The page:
Fault Detective

To support monitoring personnel with their work, researchers from SOLID Solar Energy Systems, BEST Bioenergy and Sustainable Technologies, and Links Foundation developed a new fault detection algorithm, called Fault-Detective, as part of the R&D project Ship2Fair.

SOLID has already been working in the field of monitoring and plant operation for decades. The SOLID group accompanies its customers all the way from engineering to plant construction and operation & maintenance. Their large-scale solarthermal plants yield millions of kilowatthours every year, and hence it is crucial that faults are detected as early as possible.

The new algorithm is very important to ensure the quality and speed of fault detection, as more and more plants need to be monitored. While manual data analysis is time-consuming and requires considerable expert knowledge, automatic approaches may help detect faults more cost-effectively.

In this regard, Fault-Detective provides a scalable solution: Using machine learning, it allows to automatically spot any abnormal system behavior. The main advantage over other algorithms is that Fault-Detective can be applied very easily. As the algorithm is purely data-driven, it can be used at any solar-thermal plant and only requires some monitoring data. All other information is automatically extracted based on the measurements.


How it works?

The algorithm uses a four-step approach.

  1. Find correlations

In the first step, a small portion of the historical data (~1 week) is analyzed to identify correlations between sensor measurements. In principle, this step allows Fault-Detective to understand the structure of the system.

  1. Create models

In the second step, machine learning is used to model the correlation between sensors. After this, sensor values can be predicted based on the data of the related sensors. Put in another way, Fault-Detective models the relations between the parts of the system.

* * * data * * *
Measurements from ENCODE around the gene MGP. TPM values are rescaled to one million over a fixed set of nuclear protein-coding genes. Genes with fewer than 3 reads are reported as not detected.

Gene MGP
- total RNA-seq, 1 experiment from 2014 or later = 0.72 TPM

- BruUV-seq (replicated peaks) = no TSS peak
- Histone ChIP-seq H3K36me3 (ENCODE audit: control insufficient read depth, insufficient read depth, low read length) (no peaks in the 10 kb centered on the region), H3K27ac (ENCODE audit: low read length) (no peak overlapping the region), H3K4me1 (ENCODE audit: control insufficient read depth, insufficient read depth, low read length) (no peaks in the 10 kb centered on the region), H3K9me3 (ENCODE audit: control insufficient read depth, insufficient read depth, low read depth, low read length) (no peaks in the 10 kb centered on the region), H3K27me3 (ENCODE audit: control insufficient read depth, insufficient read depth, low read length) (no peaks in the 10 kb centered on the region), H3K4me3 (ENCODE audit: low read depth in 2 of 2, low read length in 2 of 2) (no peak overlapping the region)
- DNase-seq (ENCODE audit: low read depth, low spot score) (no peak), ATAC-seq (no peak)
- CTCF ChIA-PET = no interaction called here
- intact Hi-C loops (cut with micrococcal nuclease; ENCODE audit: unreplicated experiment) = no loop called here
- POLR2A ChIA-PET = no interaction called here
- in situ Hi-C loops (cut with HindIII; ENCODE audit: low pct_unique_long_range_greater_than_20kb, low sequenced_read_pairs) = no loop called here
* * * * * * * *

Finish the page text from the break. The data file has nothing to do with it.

1. Detect anomalies

In the third step, these models are used to detect abnormal system behavior during the system’s operation. As soon as new data from the system is available, predictions for the sensor values can be generated. If the predictions (expected system behavior) and measurements (actual system behavior) differ too much, this indicates that a problem occurred at the plant.

  1. Retraining

Finally, one last step is needed to keep the models of the system up to date. This step is required as normal system operation might change over time – for example, if operating conditions are adjusted seasonally or if parts of the system are replaced or added. Hence, models are updated frequently.  


Examplary results

In this case, Fault-Detective is used to monitor the temperature of a collector array. On the first two days, the prediction (blue line) matches the measurement (black line) quite well. However, on the third day, the temperature rises unexpectedly. Fault-Detective can correctly detect this deviation (red dots) early even before the temperatures increase above 100°C.

What makes the fault detection algorithm so unique

Lukas Feierl, Data Scientist bei SOLID:

“Es war eine große Herausforderung, Fault-Detective zu entwickeln. Aber jetzt ist es großartig, die Früchte unserer Arbeit zu sehen, und ich freue mich auf die nächsten Schritte zur kommerziellen Nutzung des Algorithmus.”

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